TUESDAY, Nov. 2 (HealthDay News) -- A new genetic analysis has
uncovered specific regions in the DNA of certain human pancreatic
cells that appear central to the regulation of insulin and other
functions of the pancreas.
The new effort -- conducted by researchers at the National Human
Genome Research Institute (NHGRI) -- takes scientists a step closer
towards understanding the complex genetic underpinnings of insulin
deficiency and the onset of type 2 diabetes, which accounts for
most of the 23 million cases of diabetes among Americans and the
more than 170 million cases worldwide.
By honing in on clusters of hormone-producing pancreatic cells
known as islets, the investigators were able to detect about 18,000
"molecular on-off switches" (or so-called "promoters") that control
gene behavior. Several hundred of these gene-adjacent switches were
In a U.S. National Institutes of Health (NIH) news release,
study co-author Michael Stitzel explained that previous
gene-mapping work has pointed out some genetic differences between
type 2 diabetic and non-diabetic individuals in specific regions of
"But substantial efforts are required to understand how these differences contribute to disease," he said. "Defining regulatory elements in human islets is a critical first step to understanding the molecular and biological effects for some of the genetic variants statistically associated with type 2 diabetes."
Stitzel and colleagues from the NIH Intramural Sequencing
Center, Duke University in Durham, N.C., and the University of
Michigan in Ann Arbor report their findings in the Nov. 3 issue of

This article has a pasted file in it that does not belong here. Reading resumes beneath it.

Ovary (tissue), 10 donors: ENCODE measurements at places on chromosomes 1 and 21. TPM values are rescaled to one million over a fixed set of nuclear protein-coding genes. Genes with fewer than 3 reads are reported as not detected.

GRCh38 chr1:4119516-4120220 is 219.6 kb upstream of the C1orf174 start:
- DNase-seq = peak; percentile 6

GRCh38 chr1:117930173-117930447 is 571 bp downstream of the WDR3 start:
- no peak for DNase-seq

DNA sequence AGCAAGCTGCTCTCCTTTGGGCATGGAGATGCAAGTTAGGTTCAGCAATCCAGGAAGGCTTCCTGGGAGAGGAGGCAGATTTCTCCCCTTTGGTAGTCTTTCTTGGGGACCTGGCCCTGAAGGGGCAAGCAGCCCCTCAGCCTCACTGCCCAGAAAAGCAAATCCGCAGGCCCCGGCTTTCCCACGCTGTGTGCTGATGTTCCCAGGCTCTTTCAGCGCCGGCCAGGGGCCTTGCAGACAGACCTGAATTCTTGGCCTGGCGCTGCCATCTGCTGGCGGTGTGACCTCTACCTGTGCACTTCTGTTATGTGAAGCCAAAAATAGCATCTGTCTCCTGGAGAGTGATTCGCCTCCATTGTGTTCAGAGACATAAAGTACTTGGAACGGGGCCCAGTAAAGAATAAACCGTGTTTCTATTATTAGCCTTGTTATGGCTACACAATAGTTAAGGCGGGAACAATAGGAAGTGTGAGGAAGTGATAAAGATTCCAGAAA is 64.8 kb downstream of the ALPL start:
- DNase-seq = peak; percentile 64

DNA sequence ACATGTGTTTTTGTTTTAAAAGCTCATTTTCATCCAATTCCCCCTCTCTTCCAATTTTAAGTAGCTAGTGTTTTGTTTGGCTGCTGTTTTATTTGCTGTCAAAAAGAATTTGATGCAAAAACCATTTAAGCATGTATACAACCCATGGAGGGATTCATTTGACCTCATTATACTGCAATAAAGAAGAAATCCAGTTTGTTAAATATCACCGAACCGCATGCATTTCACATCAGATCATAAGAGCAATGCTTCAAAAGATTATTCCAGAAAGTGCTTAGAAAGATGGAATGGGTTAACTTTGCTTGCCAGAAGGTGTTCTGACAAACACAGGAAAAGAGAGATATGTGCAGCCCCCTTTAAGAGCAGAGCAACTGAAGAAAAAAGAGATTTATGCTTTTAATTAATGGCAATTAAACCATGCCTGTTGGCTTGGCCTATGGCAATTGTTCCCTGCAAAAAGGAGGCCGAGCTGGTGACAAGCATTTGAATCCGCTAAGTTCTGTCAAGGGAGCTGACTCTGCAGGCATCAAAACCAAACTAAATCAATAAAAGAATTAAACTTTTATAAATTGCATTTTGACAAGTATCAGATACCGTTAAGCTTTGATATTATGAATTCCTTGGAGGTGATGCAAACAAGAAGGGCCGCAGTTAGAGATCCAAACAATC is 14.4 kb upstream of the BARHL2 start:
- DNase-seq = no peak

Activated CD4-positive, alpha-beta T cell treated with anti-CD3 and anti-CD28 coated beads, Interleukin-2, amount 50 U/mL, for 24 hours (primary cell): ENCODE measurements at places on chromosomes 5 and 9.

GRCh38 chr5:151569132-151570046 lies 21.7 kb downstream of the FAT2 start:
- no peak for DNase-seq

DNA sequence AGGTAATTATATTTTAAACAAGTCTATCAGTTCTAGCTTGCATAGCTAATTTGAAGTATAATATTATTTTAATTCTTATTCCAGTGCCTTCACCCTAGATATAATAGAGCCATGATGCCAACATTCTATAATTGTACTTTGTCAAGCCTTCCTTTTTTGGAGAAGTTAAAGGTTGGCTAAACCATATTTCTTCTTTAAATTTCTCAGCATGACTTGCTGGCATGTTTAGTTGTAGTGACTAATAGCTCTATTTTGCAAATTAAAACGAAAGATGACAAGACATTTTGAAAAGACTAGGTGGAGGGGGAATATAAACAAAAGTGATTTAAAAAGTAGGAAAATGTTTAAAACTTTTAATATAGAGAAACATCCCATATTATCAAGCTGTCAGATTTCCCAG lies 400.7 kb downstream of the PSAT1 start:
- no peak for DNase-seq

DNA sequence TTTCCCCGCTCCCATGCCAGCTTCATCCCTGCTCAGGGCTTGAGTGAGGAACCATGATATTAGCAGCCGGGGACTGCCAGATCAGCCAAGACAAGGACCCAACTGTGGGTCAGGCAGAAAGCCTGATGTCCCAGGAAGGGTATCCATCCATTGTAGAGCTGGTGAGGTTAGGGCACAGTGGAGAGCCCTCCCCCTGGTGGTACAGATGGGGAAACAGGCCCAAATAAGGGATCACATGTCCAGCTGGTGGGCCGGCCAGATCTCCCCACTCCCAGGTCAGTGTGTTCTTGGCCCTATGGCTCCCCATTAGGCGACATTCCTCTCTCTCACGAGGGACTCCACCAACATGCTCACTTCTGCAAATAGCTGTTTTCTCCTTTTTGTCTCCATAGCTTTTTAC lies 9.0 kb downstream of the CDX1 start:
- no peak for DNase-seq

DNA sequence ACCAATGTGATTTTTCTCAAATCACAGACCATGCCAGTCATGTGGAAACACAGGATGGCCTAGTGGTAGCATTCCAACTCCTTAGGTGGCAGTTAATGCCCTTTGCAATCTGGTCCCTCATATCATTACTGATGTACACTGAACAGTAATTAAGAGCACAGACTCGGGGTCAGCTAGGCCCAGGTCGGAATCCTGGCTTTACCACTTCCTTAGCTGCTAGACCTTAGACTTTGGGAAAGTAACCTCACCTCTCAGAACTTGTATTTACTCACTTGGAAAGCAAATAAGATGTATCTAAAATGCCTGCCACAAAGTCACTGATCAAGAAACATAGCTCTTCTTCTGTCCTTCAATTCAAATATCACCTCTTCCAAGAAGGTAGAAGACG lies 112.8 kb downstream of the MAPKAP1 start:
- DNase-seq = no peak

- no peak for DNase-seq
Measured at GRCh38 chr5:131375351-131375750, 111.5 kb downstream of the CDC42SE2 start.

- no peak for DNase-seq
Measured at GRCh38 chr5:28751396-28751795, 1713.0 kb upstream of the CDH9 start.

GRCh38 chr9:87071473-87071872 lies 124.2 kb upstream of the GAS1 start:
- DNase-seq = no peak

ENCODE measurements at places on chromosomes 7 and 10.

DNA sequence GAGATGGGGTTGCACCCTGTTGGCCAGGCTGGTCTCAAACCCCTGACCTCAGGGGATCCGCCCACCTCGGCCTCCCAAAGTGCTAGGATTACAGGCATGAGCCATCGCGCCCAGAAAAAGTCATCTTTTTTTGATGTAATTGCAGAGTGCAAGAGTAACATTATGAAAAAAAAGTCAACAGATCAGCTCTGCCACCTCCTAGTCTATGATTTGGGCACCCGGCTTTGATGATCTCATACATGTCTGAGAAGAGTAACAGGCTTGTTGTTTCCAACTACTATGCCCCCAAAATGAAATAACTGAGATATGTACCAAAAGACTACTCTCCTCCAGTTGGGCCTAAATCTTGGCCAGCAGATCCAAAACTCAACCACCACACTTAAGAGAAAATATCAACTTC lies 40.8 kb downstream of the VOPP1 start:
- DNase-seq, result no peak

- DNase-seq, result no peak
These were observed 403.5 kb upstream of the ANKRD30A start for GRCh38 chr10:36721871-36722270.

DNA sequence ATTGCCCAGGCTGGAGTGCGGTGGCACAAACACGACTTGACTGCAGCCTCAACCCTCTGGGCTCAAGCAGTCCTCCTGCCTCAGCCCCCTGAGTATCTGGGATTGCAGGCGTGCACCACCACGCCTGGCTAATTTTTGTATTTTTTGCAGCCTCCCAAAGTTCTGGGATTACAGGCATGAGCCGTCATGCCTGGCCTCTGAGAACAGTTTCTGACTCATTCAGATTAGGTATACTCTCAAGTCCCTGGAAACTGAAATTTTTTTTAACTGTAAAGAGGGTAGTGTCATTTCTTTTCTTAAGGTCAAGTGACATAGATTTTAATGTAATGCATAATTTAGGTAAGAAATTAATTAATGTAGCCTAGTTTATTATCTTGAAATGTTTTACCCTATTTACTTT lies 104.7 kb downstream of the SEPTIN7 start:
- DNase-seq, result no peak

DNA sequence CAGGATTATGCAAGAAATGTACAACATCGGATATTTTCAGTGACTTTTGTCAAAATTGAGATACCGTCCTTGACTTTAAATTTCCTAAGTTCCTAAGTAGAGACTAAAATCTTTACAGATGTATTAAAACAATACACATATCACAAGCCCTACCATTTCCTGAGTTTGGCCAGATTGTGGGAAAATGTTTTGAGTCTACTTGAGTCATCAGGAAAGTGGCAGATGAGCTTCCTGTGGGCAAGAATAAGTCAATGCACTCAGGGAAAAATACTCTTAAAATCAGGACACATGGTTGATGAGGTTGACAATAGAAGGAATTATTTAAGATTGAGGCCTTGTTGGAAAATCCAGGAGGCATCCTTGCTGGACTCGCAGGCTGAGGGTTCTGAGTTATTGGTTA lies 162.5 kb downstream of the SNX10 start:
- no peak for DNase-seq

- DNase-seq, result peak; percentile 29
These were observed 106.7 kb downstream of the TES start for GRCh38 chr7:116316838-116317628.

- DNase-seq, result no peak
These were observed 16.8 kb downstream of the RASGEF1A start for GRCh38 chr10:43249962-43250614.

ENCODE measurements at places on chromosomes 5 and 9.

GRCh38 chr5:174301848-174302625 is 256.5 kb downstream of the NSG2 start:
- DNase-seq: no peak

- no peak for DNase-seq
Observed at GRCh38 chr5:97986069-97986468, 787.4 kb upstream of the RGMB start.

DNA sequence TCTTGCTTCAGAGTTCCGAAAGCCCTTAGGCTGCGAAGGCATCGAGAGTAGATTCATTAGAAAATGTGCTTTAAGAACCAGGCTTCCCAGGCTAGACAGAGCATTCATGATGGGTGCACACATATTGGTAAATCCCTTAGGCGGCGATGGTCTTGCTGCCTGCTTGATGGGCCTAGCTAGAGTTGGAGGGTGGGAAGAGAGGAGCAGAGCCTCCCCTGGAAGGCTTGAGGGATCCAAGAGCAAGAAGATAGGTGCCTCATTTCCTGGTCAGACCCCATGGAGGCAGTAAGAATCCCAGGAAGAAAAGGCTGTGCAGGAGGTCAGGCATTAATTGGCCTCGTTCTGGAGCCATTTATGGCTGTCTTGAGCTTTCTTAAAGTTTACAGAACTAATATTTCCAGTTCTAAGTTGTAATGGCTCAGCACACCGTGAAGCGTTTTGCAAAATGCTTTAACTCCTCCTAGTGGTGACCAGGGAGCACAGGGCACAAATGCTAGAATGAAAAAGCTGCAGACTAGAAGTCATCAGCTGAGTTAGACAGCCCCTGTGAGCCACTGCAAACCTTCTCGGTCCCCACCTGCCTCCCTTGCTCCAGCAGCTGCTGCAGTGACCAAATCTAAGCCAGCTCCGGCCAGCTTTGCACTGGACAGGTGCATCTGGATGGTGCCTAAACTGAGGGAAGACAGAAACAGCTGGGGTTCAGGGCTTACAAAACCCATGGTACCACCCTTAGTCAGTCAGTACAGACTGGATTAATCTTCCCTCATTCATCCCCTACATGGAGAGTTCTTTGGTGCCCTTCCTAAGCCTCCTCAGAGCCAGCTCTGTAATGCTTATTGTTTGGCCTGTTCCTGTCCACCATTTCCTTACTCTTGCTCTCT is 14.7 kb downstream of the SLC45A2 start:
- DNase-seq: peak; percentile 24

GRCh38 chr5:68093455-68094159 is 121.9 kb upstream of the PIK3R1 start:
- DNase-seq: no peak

The new work has also enabled the authors to identify another
34,000 regulatory "modules" located slightly farther away (than the
18,000 on-off switches) from the genes they control. They believe
that these distinct "regulatory elements" may be critical to proper
blood glucose levels.
Upwards of 50 genetic abnormalities believed to have an
association with islet-related pancreatic dysfunction were also
"These findings represent important strides that were not possible just five years ago, but that are now realized with advances in genome sequencing technologies," Dr. Eric D. Green, NHGRI director, noted in the NIH news release.
"Very exciting" is how Dr. Stuart Weiss, an endocrinologist at New York University Medical Center and a clinical assistant professor at the NYU School of Medicine in New York City, described the current effort.
"It's clearly the future of medicine," he said. "However, the fact of the matter is that all sorts of factors are involved in the development of diabetes, and different people require different treatments. And just when you think that you understand it, another curve comes at you. So it's very difficult to think that we're going to find a magic bullet. And I would think that the clinical applications from any of this are probably years and years away."
For more on genetics and diabetes, visit the
American Diabetes Association.